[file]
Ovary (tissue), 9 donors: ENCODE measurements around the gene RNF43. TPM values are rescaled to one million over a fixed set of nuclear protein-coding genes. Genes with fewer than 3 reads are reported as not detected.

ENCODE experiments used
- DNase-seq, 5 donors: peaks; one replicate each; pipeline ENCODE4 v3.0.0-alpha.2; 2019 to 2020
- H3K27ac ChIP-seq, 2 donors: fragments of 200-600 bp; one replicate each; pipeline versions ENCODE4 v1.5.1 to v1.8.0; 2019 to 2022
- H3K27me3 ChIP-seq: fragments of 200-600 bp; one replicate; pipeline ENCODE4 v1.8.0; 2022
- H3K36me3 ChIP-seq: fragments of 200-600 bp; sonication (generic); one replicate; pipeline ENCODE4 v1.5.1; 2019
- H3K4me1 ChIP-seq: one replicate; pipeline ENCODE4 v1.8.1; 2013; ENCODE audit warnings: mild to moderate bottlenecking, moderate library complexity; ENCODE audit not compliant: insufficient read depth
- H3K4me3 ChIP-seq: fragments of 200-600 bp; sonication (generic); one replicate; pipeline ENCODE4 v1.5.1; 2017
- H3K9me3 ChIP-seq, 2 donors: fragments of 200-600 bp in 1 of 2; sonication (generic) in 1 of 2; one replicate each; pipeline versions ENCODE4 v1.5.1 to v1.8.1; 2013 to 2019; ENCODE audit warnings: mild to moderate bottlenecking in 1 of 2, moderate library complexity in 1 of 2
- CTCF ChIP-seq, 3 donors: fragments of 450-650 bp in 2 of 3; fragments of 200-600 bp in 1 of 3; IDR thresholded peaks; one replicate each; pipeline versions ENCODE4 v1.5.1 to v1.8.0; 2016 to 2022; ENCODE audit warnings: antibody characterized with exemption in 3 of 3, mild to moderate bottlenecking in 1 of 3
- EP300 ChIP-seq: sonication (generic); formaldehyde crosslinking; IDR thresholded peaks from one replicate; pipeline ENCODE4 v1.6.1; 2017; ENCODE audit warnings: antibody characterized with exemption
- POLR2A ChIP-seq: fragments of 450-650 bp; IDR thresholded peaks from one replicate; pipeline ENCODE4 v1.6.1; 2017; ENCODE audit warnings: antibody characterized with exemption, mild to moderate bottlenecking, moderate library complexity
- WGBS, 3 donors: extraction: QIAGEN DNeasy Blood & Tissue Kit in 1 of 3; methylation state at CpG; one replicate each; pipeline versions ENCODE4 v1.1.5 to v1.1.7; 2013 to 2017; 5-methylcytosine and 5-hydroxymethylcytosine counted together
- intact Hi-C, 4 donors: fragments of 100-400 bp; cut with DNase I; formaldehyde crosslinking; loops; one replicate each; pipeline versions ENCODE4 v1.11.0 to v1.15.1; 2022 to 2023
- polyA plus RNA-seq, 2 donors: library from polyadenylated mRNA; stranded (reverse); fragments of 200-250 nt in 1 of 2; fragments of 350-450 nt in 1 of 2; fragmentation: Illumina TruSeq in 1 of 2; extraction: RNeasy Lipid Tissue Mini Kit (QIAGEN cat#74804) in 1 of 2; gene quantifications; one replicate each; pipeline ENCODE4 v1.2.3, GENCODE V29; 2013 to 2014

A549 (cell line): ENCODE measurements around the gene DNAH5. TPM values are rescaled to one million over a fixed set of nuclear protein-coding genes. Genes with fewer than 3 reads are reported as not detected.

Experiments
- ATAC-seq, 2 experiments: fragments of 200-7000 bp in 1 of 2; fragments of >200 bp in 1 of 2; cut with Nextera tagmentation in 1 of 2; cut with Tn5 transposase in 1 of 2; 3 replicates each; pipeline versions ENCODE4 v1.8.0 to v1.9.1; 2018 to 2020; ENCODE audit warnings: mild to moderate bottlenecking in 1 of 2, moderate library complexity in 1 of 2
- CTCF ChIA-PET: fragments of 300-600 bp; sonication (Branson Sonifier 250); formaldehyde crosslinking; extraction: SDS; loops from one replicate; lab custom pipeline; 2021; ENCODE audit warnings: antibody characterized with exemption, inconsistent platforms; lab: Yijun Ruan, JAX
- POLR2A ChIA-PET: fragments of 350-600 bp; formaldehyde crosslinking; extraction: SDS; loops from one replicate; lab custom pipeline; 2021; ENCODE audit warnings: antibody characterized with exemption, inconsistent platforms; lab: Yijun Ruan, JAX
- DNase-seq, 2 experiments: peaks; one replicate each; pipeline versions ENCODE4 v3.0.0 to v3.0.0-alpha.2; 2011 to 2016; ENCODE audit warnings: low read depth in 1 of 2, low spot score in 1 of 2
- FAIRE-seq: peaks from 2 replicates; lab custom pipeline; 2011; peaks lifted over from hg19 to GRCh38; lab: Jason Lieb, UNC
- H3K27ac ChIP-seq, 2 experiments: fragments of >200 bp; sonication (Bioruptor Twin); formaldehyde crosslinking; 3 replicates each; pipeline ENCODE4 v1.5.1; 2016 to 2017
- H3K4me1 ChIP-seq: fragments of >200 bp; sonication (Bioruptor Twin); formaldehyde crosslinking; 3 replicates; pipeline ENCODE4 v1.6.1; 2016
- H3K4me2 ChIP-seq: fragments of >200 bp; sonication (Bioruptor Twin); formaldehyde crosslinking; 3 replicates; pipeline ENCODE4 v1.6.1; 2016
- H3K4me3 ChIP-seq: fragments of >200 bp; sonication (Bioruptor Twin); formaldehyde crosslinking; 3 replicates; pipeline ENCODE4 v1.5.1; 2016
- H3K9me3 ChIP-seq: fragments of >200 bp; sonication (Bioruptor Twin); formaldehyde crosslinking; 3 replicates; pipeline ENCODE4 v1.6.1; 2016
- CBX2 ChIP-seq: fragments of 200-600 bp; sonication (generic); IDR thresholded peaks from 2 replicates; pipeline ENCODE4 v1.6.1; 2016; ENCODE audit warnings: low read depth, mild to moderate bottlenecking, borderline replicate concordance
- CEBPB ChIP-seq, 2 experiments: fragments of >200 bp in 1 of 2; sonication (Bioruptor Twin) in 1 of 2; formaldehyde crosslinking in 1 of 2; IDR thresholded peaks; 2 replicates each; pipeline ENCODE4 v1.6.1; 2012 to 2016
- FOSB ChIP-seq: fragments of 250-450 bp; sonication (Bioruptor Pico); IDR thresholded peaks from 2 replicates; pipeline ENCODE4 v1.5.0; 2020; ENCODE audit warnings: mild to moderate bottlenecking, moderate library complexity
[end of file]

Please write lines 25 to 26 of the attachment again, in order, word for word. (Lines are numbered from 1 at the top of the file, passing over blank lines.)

- H3K4me2 ChIP-seq: fragments of >200 bp; sonication (Bioruptor Twin); formaldehyde crosslinking; 3 replicates; pipeline ENCODE4 v1.6.1; 2016
- H3K4me3 ChIP-seq: fragments of >200 bp; sonication (Bioruptor Twin); formaldehyde crosslinking; 3 replicates; pipeline ENCODE4 v1.5.1; 2016